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DENVER (AP) — Grand Lake Fire Marshal Dan Mayer never thought the East Troublesome Fire would make it to town.

On the morning of Oct. 21, 2020, the fire was still about 20 miles (32 kilometers) away from the vacation spot on the western edge of Rocky Mountain National Park. The perimeter had crept east at a predictable pace for days. In the worst case, Mayer imagined it would lose momentum against Lake Granby, a large reservoir in the area.

Then the winds picked up.

“You had your expectations,” he said. “Then, when you saw it coming, it got scary.”

Mayer would soon witness a blow-up, a moment when a fire expands with dangerous force and ferocity. His sense of surprise wasn’t unique, either. The rapid growth of the East Troublesome Fire shocked firefighters and scientists, redefining how quickly Colorado wildfires can grow in an era of rapid climate change.

Only now are scientists beginning to understand the forces behind the firestorm. Their insights could help inform a new set of tools to prevent and predict the most severe wildfires, but their overall assessment is bleak.

As Colorado warms and dries, expect more events like the East Troublesome.

— “Fires don’t grow that fast”

The fire started to shift about a week after first being reported north of Kremmling. As wind gusts hit 60 miles per hour, the mushroom cloud above laid out across the county, smothering Grand Lake in a blanket of thick smoke.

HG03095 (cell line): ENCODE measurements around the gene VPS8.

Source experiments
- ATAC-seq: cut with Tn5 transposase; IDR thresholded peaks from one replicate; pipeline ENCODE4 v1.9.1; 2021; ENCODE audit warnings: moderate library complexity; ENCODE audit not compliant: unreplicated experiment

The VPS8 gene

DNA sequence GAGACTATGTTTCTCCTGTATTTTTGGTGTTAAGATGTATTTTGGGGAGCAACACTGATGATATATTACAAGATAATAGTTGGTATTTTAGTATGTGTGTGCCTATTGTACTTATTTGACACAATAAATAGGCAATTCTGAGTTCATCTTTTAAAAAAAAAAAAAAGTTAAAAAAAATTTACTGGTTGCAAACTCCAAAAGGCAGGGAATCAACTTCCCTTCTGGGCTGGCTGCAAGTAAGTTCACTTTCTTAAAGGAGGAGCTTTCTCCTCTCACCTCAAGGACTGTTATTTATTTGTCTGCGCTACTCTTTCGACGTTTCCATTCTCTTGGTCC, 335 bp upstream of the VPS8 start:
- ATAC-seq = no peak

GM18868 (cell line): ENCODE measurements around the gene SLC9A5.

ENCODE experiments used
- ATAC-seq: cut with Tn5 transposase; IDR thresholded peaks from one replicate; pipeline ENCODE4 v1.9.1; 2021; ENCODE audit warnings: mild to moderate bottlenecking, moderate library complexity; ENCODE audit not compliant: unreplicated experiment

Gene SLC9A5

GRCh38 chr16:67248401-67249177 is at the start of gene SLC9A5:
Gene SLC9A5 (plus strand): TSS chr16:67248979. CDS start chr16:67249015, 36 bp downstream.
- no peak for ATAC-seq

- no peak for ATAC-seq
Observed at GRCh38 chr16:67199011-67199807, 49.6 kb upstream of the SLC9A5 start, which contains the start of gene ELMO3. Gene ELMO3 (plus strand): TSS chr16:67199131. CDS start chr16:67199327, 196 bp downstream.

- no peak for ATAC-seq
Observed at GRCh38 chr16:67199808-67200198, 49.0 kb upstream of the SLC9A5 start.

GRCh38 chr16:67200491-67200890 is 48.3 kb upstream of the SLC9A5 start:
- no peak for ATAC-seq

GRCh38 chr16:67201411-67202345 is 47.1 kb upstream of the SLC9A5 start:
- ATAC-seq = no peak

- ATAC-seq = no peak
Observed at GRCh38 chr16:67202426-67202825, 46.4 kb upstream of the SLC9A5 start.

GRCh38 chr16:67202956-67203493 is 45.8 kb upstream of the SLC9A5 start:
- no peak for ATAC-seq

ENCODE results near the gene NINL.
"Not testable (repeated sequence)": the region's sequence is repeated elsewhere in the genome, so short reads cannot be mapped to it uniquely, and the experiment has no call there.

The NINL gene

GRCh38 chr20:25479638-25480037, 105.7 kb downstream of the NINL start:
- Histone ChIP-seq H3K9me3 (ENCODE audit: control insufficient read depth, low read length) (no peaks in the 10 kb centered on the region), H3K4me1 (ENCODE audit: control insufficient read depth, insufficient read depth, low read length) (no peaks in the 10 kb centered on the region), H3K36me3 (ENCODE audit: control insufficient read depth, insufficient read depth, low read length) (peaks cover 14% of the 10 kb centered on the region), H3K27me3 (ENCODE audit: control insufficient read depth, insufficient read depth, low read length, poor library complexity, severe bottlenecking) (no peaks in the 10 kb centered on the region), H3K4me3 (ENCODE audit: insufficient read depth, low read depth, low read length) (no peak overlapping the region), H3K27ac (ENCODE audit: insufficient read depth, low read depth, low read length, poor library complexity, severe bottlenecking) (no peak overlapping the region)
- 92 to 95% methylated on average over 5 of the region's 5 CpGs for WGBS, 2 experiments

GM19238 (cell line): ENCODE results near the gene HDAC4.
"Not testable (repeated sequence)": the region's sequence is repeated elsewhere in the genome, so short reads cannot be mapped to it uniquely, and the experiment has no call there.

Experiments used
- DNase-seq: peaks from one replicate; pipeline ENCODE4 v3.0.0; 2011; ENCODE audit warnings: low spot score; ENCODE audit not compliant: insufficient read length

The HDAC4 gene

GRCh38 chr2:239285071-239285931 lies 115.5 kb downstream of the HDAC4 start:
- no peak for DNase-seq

The change was critical. Embers rocketed ahead of the fire line, a behavior known as spotting. Mayer saw it play out himself around 8:50 p.m. After hearing radio reports of the blaze working its way up Highway 34 toward Grand Lake, he saw “what looked like a small meteor” land in a field on the western edge of town.

Within about half a minute, Mayer said the fire lit treetops and started to run toward Columbine Lakes, a subdivision west of town. He issued an urgent warning to firefighters.

“We need to get everybody out of Columbine! They’re gonna get flanked from this fire burning in!”

The blaze sprinted through parts of the neighborhood, narrowly missing Grand Lake itself. As the evening wore on, it would jump the Continental Divide in Rocky Mountain National Park despite the lack of fuels above the tree line.

When the sun rose on Oct. 22, hundreds of structures had burned and one couple was dead after refusing to evacuate. The fire would incinerate 193,812 acres according to the U.S. Forest Service, making it the second-largest in Colorado history. For Mayer, the most remarkable statistic is how quickly the fire grew. In less than a day, the East Troublesome burned more than 120,000 acres, making it by far the most rapid-fire expansion in state history.

This content was originally published here.